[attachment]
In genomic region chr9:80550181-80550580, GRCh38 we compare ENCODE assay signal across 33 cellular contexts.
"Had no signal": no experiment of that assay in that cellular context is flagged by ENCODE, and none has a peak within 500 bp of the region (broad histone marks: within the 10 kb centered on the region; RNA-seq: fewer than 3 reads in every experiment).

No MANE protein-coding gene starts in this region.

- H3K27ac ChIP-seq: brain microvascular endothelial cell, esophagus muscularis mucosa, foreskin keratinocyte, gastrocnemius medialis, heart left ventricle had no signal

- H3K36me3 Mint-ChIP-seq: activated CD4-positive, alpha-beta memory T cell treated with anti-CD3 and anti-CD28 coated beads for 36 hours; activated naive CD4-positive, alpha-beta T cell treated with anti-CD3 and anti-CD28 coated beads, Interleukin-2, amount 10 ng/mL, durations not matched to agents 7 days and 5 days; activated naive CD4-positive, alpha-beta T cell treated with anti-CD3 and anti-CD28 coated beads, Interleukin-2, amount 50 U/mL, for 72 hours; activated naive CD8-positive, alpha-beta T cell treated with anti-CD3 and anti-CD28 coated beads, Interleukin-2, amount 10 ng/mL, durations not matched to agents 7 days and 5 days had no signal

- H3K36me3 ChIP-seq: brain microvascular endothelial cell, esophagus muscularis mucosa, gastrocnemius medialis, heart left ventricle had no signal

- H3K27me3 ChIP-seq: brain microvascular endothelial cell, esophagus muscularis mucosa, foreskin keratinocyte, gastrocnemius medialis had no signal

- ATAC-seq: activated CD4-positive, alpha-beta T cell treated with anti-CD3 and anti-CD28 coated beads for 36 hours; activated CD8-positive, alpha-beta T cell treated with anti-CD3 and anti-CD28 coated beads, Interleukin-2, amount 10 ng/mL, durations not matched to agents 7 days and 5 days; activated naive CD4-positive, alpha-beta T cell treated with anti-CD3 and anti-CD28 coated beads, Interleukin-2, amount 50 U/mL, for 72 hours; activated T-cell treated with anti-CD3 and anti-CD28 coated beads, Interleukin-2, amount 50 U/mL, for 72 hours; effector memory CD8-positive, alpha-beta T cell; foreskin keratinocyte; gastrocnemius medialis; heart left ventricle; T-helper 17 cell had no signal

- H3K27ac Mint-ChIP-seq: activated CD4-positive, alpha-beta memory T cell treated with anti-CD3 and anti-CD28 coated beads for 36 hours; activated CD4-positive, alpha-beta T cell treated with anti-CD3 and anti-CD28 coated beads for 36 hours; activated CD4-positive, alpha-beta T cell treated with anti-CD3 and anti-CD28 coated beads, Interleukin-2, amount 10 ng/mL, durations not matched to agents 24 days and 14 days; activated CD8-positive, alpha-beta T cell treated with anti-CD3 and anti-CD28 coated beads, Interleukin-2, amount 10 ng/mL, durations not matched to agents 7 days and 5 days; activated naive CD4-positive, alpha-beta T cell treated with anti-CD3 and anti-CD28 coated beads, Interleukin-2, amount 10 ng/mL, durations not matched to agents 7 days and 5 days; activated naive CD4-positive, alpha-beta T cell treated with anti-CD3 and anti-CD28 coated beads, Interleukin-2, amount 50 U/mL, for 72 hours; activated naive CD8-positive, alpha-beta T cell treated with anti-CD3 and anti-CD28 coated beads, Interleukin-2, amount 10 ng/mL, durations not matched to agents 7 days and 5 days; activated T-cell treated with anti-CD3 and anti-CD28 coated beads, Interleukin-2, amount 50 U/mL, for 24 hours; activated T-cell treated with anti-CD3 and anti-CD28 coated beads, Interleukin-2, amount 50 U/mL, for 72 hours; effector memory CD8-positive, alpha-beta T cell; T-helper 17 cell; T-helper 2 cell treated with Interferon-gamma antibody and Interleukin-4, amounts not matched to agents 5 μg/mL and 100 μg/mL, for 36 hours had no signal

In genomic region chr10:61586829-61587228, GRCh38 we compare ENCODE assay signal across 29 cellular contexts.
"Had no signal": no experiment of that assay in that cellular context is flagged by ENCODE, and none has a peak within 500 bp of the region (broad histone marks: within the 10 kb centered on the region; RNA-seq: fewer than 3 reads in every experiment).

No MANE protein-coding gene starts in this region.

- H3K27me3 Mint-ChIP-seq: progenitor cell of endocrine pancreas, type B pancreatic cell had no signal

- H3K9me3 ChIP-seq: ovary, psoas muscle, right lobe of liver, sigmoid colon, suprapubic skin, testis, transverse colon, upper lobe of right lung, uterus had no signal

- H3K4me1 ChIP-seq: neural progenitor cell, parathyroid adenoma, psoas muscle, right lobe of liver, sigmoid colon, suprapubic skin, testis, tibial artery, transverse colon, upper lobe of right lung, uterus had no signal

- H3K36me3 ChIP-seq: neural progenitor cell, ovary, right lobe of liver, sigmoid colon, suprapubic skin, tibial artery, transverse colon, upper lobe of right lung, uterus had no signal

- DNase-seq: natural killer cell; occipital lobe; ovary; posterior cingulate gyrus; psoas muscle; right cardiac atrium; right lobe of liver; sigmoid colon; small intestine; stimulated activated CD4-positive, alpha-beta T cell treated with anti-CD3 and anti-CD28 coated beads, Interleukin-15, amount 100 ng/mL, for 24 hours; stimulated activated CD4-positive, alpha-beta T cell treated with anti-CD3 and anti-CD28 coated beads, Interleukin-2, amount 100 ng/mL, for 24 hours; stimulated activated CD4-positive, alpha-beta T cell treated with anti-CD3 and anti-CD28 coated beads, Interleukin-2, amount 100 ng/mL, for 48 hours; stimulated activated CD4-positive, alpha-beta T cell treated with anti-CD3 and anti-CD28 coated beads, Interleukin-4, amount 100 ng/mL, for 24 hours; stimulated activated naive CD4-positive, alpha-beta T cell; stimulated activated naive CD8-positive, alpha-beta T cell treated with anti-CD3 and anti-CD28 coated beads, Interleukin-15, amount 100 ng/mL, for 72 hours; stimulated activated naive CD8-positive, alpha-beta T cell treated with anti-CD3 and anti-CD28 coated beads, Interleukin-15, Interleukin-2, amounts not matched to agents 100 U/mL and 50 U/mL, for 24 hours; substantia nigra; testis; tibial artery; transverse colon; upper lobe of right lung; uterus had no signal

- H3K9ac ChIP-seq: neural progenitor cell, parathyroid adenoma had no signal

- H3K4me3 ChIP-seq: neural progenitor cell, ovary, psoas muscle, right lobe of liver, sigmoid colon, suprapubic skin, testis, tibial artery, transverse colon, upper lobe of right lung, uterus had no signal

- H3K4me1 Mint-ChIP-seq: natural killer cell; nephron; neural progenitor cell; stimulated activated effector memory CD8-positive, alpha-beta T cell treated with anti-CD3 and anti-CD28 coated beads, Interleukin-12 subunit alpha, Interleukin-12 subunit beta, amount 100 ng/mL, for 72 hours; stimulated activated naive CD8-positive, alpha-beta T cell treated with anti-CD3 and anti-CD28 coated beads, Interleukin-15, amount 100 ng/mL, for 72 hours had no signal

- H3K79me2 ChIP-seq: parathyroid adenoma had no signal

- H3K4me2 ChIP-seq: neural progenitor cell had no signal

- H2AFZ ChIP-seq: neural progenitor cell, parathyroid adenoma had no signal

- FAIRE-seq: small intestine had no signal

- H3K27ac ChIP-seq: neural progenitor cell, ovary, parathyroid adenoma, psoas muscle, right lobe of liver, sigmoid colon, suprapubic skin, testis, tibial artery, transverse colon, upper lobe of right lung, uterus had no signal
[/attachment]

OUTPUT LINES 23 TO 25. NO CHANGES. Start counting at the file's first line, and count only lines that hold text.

- H2AFZ ChIP-seq: neural progenitor cell, parathyroid adenoma had no signal

- FAIRE-seq: small intestine had no signal

- H3K27ac ChIP-seq: neural progenitor cell, ovary, parathyroid adenoma, psoas muscle, right lobe of liver, sigmoid colon, suprapubic skin, testis, tibial artery, transverse colon, upper lobe of right lung, uterus had no signal